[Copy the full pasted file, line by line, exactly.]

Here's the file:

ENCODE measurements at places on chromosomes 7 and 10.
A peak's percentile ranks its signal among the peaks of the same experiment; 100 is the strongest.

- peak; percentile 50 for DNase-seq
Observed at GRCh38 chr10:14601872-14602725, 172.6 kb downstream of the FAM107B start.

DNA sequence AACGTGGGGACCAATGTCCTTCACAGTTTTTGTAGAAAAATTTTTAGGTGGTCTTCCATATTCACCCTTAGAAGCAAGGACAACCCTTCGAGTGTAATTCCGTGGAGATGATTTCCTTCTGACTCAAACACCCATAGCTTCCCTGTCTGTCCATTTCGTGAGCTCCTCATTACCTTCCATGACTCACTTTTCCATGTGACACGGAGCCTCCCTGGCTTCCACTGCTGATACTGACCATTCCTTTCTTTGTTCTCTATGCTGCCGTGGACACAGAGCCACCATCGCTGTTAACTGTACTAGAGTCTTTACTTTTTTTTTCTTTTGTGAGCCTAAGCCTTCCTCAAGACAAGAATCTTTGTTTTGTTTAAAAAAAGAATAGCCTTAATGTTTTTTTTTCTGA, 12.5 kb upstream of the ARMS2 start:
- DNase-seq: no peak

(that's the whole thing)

ENCODE measurements at places on chromosomes 7 and 10.
A peak's percentile ranks its signal among the peaks of the same experiment; 100 is the strongest.

- peak; percentile 50 for DNase-seq
Observed at GRCh38 chr10:14601872-14602725, 172.6 kb downstream of the FAM107B start.

DNA sequence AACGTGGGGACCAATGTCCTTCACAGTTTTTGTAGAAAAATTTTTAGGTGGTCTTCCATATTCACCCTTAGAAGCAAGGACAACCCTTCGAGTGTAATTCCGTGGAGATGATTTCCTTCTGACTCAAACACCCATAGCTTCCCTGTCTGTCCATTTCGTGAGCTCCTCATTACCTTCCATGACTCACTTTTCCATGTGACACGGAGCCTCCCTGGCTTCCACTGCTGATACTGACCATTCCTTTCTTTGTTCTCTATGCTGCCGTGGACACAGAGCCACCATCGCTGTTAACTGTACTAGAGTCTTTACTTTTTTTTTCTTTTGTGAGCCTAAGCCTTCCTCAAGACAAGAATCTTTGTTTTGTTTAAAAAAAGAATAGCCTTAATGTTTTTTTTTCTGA, 12.5 kb upstream of the ARMS2 start:
- DNase-seq: no peak